The rise and rise of sports medicine

16 January 2017 (Last Updated January 16th, 2017 09:22)

What do Tom Brady, Alex Morgan, Maria Sharapova, Johan Santana and Shaun Livingston have in common? You might have recognized that they are all world-class athletes who have achieved high success in their respective sports. What you might not know though is that they all benefitted from an increasingly popular medical procedure called arthroscopy.

The rise and rise of sports medicine

What do Tom Brady, Alex Morgan, Maria Sharapova, Johan Santana and Shaun Livingston have in common? You might have recognized that they are all world-class athletes who have achieved high success in their respective sports. What you might not know though is that they all benefitted from an increasingly popular medical procedure called arthroscopy. Arthroscopy is a procedure for diagnosing and treating joint problems, most of which occur in the knee and shoulders.

Incidences of sports injuries that require arthroscopy have been rising consistently over the past decade. With the evolution of sports culture, young athletes now start competitive sports much earlier than in the past, effectively practicing more and at a higher intensity. Also, adults tend to engage in physical activity well into old age. In 2016, GlobalData estimates sports medicine to have been a $4bn market, mostly dominated by North America and Europe. However, the Asia-Pacific region is expected to contribute significantly to the growth of the sports medicine market in the coming years. This is because in addition to the aforementioned demographic reasons, a rise in average income and the presence of local medical device manufacturers contribute to the affordability of sports medicine procedures.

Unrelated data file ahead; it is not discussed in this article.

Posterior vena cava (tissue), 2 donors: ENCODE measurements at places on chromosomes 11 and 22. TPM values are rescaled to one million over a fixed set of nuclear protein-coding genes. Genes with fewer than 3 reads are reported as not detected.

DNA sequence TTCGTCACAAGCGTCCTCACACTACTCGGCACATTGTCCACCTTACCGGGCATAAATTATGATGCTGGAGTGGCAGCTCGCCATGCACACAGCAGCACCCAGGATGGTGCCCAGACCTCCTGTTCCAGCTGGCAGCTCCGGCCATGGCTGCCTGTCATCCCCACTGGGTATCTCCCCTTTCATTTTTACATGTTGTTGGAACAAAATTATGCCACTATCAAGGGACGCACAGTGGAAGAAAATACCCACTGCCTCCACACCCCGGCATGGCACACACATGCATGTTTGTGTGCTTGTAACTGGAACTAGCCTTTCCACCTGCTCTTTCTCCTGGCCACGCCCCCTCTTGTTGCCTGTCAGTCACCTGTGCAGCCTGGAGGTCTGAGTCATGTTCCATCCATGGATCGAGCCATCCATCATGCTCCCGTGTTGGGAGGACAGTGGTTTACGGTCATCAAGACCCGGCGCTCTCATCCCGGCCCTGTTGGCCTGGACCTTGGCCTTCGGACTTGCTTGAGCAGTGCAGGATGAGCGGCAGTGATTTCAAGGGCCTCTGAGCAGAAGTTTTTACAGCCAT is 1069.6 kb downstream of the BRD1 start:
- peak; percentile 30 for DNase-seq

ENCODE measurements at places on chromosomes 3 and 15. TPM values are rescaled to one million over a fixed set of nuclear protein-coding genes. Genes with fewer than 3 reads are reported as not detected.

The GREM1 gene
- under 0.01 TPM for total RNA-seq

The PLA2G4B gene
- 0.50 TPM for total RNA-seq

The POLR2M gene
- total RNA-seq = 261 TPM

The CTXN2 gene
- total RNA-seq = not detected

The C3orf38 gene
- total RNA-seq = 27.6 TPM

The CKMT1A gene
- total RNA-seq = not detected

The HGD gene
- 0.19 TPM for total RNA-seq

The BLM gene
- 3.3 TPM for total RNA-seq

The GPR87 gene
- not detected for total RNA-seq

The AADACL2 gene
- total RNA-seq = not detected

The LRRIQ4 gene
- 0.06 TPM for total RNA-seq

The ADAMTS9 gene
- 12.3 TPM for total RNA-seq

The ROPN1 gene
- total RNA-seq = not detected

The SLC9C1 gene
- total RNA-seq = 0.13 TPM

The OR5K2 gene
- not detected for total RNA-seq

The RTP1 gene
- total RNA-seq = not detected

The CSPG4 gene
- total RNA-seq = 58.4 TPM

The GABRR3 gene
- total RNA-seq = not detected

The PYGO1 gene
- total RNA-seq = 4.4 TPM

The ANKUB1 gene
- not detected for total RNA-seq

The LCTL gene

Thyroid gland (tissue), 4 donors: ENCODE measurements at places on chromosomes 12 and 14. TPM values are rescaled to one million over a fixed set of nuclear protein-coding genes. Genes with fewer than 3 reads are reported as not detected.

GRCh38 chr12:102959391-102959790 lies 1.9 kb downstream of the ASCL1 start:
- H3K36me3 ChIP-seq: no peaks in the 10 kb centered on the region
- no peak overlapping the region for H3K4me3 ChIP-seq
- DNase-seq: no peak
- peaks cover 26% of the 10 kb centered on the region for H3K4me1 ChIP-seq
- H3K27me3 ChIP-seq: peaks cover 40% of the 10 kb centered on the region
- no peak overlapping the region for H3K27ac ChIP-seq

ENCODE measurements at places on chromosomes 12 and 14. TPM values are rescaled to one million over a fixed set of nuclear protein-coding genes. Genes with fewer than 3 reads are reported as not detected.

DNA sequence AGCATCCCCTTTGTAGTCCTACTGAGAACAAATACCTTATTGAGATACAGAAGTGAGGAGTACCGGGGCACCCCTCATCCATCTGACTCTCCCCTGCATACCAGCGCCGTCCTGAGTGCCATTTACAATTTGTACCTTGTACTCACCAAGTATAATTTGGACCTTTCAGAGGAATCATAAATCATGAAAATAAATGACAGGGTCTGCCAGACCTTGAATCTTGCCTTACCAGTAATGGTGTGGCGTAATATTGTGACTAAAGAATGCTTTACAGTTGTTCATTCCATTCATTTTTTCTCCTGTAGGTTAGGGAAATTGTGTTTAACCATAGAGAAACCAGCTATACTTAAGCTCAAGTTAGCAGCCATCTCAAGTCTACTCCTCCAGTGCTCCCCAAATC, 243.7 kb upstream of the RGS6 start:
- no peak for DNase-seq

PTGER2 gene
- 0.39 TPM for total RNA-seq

At a 6.1% Compound Annual Growth Rate, the sports medicine market in Asia is projected to rise to $1bn in 2023. This will make the market more than double the combined net worth of Tom, Alex, Maria, Johan, and Shaun.